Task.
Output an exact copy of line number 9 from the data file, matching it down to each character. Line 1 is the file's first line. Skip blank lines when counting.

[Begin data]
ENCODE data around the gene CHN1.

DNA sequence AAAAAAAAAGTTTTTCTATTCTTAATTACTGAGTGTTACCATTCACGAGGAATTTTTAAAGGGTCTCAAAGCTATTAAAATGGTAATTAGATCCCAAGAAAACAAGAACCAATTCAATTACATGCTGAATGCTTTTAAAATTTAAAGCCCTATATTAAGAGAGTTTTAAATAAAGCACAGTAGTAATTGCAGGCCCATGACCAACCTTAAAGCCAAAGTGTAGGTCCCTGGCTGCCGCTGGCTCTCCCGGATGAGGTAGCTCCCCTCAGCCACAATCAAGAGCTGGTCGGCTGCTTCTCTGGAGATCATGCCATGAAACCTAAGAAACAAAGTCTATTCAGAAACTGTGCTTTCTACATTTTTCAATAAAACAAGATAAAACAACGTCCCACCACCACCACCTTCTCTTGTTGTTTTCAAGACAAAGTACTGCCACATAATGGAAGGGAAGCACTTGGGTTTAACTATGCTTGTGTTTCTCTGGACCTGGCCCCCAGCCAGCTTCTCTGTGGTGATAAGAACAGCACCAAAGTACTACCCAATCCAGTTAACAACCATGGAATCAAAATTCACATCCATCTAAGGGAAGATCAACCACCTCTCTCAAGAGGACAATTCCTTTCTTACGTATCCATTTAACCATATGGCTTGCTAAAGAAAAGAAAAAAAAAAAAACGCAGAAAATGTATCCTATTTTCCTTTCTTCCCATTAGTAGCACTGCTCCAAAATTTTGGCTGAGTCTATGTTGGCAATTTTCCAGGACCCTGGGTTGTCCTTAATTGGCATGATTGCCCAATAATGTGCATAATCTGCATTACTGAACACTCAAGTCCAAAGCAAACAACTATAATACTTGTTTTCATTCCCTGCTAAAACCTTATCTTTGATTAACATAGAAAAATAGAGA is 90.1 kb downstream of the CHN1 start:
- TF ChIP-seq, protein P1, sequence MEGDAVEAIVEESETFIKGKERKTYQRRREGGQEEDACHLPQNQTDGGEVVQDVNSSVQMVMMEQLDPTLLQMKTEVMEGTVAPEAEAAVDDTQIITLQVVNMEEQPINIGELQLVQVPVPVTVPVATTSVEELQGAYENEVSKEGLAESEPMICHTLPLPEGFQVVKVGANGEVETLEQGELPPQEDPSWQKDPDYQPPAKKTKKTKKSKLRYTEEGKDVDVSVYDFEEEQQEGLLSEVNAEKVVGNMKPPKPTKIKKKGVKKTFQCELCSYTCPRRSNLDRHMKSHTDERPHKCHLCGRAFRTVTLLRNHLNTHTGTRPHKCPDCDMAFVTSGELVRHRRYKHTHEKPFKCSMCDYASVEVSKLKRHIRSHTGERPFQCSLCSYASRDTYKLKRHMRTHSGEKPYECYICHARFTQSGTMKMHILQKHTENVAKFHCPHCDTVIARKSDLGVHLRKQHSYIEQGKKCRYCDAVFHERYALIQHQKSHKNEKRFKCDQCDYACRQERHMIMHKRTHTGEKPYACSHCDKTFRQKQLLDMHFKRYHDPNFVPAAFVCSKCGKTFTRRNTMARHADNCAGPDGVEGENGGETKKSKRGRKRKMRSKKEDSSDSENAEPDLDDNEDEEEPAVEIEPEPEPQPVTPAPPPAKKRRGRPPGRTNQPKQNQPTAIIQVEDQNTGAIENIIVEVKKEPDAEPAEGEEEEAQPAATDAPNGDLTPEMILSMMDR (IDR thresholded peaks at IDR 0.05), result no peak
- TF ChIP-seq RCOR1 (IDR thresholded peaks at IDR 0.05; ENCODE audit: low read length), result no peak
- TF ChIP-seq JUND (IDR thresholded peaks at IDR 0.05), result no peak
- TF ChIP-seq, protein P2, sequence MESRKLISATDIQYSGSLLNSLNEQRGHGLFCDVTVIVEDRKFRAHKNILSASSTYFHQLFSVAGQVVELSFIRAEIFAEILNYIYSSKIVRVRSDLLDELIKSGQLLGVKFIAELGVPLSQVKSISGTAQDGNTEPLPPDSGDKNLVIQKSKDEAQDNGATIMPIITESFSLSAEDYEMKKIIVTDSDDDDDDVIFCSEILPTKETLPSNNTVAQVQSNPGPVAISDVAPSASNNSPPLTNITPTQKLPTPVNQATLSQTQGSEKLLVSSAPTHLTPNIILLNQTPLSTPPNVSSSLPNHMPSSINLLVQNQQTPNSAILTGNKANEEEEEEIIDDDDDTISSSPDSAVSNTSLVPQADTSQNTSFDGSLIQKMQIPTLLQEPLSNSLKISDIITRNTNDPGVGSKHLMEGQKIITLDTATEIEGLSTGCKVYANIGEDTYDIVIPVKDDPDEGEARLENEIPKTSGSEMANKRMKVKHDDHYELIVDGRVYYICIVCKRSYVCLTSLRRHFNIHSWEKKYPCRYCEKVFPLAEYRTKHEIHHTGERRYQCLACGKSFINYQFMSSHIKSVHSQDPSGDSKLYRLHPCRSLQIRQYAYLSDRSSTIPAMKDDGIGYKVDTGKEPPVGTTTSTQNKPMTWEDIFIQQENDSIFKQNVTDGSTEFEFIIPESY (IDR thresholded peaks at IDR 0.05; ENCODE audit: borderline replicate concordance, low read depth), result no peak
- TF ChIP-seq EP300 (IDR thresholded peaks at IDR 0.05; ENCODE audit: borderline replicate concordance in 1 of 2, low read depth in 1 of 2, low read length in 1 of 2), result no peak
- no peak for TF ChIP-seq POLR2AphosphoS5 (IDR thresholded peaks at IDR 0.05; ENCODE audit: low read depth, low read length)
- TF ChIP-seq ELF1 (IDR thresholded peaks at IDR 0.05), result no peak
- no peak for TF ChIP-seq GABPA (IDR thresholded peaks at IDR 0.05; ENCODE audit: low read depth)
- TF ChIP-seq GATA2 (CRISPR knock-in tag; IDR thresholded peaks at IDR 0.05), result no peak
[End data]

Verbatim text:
- TF ChIP-seq ELF1 (IDR thresholded peaks at IDR 0.05), result no peak